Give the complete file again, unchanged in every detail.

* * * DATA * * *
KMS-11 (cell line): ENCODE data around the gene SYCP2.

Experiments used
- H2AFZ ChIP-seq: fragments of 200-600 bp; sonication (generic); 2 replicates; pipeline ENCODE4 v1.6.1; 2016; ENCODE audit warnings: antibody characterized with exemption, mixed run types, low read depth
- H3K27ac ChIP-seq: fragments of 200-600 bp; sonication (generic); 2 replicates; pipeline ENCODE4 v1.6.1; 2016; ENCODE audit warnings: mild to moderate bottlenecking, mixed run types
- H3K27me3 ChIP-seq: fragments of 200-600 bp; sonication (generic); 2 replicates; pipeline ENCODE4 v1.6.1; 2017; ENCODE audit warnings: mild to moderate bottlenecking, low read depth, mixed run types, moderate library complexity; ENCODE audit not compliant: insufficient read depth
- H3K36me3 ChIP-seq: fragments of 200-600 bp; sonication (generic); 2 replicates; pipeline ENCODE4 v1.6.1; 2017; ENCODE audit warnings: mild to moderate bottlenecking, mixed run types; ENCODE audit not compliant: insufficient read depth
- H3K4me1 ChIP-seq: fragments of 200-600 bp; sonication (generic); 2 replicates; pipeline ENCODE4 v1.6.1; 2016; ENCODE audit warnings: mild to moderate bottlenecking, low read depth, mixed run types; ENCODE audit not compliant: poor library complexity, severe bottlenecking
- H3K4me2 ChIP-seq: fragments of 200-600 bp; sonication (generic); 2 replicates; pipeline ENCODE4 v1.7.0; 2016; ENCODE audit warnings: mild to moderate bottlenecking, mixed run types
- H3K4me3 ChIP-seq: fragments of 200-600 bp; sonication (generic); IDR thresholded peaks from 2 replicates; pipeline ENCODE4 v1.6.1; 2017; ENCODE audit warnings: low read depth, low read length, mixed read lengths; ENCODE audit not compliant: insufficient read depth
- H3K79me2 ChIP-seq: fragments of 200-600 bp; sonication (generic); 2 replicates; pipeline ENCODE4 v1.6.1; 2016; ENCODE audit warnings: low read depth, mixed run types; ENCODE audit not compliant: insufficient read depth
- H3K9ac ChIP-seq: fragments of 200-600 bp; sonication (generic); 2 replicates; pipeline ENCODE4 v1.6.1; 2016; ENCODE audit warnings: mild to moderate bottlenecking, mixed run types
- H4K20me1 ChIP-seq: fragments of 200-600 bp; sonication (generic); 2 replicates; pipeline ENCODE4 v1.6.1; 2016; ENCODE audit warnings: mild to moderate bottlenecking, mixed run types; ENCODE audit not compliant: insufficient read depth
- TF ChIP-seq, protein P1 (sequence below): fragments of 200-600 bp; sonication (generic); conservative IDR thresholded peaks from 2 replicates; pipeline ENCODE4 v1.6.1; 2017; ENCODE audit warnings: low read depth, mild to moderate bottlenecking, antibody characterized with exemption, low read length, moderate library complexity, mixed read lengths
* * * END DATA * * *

KMS-11 (cell line): ENCODE data around the gene SYCP2.

Experiments used
- H2AFZ ChIP-seq: fragments of 200-600 bp; sonication (generic); 2 replicates; pipeline ENCODE4 v1.6.1; 2016; ENCODE audit warnings: antibody characterized with exemption, mixed run types, low read depth
- H3K27ac ChIP-seq: fragments of 200-600 bp; sonication (generic); 2 replicates; pipeline ENCODE4 v1.6.1; 2016; ENCODE audit warnings: mild to moderate bottlenecking, mixed run types
- H3K27me3 ChIP-seq: fragments of 200-600 bp; sonication (generic); 2 replicates; pipeline ENCODE4 v1.6.1; 2017; ENCODE audit warnings: mild to moderate bottlenecking, low read depth, mixed run types, moderate library complexity; ENCODE audit not compliant: insufficient read depth
- H3K36me3 ChIP-seq: fragments of 200-600 bp; sonication (generic); 2 replicates; pipeline ENCODE4 v1.6.1; 2017; ENCODE audit warnings: mild to moderate bottlenecking, mixed run types; ENCODE audit not compliant: insufficient read depth
- H3K4me1 ChIP-seq: fragments of 200-600 bp; sonication (generic); 2 replicates; pipeline ENCODE4 v1.6.1; 2016; ENCODE audit warnings: mild to moderate bottlenecking, low read depth, mixed run types; ENCODE audit not compliant: poor library complexity, severe bottlenecking
- H3K4me2 ChIP-seq: fragments of 200-600 bp; sonication (generic); 2 replicates; pipeline ENCODE4 v1.7.0; 2016; ENCODE audit warnings: mild to moderate bottlenecking, mixed run types
- H3K4me3 ChIP-seq: fragments of 200-600 bp; sonication (generic); IDR thresholded peaks from 2 replicates; pipeline ENCODE4 v1.6.1; 2017; ENCODE audit warnings: low read depth, low read length, mixed read lengths; ENCODE audit not compliant: insufficient read depth
- H3K79me2 ChIP-seq: fragments of 200-600 bp; sonication (generic); 2 replicates; pipeline ENCODE4 v1.6.1; 2016; ENCODE audit warnings: low read depth, mixed run types; ENCODE audit not compliant: insufficient read depth
- H3K9ac ChIP-seq: fragments of 200-600 bp; sonication (generic); 2 replicates; pipeline ENCODE4 v1.6.1; 2016; ENCODE audit warnings: mild to moderate bottlenecking, mixed run types
- H4K20me1 ChIP-seq: fragments of 200-600 bp; sonication (generic); 2 replicates; pipeline ENCODE4 v1.6.1; 2016; ENCODE audit warnings: mild to moderate bottlenecking, mixed run types; ENCODE audit not compliant: insufficient read depth
- TF ChIP-seq, protein P1 (sequence below): fragments of 200-600 bp; sonication (generic); conservative IDR thresholded peaks from 2 replicates; pipeline ENCODE4 v1.6.1; 2017; ENCODE audit warnings: low read depth, mild to moderate bottlenecking, antibody characterized with exemption, low read length, moderate library complexity, mixed read lengths